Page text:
Things are looking grim at the Oldham Echo. While the Press Complaints Commission deliberates (take your time, chaps) over editor Alistair Machray's blog posting about getting to know Catherine Zeta Jones a little too well, & the move to Oldham has been met with the threat of a reader boycott (http://www.how-do.co.uk/north-west-media-news/north-west-publishing/trinity-to-face-reader-boycott-over-plans-to-move-echo-and-post-printing-press?-200810163758/ ), senior ears on Old Hall Street will have pricked up in alarm at comments made by Michael Lyons, chairman of the BBC Trust, earlier this week (http://www.pressgazette.co.uk/story.asp?sectioncode=1&storycode=42236&c=1 ).
Lyons defended the BBC from criticism by regional newspapers that the corporation has an unfair advantage over local papers & commercial broadcasters such as ITV:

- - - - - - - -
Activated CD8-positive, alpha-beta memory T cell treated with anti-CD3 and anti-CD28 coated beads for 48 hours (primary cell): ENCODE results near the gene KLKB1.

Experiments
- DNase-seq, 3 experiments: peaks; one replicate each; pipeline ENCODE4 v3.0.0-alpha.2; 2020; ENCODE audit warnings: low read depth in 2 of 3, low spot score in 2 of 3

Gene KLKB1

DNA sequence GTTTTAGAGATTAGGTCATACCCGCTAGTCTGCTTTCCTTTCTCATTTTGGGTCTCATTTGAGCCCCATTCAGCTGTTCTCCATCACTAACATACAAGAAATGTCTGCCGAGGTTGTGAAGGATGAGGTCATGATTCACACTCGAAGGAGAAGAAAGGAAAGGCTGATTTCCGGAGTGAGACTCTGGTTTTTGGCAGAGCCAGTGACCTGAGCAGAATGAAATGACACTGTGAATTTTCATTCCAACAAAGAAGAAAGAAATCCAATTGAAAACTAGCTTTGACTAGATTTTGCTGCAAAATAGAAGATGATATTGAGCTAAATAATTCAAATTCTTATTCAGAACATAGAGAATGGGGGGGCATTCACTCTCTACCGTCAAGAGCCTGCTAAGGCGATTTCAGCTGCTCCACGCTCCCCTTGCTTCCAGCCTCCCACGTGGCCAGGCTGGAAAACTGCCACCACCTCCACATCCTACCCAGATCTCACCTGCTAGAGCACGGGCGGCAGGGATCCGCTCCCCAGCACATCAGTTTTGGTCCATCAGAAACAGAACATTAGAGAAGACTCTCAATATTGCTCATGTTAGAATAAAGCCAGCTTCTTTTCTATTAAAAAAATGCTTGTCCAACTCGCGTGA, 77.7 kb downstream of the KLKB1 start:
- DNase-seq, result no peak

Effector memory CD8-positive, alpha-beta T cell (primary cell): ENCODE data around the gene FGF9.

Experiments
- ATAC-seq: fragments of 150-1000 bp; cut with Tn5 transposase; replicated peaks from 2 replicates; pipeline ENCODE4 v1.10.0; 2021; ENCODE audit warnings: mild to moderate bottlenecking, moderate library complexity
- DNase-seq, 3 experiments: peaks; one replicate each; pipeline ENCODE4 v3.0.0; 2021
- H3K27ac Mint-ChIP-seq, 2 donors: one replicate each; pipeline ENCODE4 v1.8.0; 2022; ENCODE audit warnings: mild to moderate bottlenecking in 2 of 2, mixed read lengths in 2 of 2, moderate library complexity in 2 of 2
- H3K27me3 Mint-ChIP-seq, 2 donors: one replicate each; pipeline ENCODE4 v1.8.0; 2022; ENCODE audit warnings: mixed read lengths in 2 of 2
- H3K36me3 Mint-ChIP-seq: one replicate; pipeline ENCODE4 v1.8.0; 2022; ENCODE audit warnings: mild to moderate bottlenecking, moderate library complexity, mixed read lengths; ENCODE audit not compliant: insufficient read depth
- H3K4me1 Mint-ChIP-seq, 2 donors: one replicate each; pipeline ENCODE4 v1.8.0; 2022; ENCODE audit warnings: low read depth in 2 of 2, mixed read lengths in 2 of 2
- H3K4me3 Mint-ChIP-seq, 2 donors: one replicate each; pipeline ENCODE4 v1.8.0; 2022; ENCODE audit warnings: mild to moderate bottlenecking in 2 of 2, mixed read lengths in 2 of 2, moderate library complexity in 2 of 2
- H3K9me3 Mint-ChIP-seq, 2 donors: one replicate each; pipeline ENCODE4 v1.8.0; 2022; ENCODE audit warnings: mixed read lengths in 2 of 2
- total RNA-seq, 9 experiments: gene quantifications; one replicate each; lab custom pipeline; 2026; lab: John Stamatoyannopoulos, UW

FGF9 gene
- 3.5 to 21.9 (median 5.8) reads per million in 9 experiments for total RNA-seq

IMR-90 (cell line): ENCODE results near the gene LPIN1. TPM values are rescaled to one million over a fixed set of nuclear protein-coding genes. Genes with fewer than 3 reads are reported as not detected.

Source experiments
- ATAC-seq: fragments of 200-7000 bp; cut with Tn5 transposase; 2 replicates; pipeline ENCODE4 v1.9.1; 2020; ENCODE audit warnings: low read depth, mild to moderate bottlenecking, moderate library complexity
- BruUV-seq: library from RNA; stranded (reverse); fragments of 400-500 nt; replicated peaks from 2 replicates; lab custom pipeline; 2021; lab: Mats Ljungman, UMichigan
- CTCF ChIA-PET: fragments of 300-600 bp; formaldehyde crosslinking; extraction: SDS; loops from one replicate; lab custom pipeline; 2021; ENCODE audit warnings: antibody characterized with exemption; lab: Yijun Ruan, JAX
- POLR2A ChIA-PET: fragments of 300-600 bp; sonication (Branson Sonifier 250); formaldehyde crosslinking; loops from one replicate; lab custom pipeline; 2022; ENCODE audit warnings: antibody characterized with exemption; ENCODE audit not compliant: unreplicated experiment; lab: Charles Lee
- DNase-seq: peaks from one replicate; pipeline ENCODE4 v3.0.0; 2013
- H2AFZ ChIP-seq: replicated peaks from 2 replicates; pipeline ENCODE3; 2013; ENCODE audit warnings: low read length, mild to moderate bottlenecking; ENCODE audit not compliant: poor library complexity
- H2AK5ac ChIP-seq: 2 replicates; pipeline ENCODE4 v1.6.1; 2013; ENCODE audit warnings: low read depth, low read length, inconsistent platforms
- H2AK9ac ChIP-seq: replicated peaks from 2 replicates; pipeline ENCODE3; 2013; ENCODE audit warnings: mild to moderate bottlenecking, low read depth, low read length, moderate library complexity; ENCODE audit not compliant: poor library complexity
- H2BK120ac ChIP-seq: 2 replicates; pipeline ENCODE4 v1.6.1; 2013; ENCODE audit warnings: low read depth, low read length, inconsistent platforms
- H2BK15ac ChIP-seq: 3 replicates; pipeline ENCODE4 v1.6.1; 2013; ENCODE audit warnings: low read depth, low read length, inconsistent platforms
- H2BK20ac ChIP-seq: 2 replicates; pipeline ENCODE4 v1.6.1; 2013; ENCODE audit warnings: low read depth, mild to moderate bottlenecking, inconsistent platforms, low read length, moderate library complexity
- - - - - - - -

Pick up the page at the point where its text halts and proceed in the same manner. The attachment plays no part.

" 'There's nobody who can be satisfied with the quality of local news in most parts of the United Kingdom,' Lyons told a Broadcasting Press Guild lunch in London this afternoon.
" 'The local press has nothing like the strength that it once had. It's not the same proposition that it was 15 years ago. Will the BBC make it better or worse? That's exactly the issue to be explored.' "
Of course, it needs to be said that a good deal of the BBC's local radio & TV output would make most observers fear for the future of the Beeb's standard of journalism. However, Lyons' words would have been sufficient to produce one of those tumbleweed moments on Old Hall Street.